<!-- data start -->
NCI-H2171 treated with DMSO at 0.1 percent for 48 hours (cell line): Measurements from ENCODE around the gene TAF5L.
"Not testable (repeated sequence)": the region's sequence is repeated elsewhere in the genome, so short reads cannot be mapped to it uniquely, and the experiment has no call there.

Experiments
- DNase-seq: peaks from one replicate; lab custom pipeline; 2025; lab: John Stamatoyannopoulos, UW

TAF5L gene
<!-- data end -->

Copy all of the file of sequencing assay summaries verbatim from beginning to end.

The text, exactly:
NCI-H2171 treated with DMSO at 0.1 percent for 48 hours (cell line): Measurements from ENCODE around the gene TAF5L.
"Not testable (repeated sequence)": the region's sequence is repeated elsewhere in the genome, so short reads cannot be mapped to it uniquely, and the experiment has no call there.

Experiments
- DNase-seq: peaks from one replicate; lab custom pipeline; 2025; lab: John Stamatoyannopoulos, UW

TAF5L gene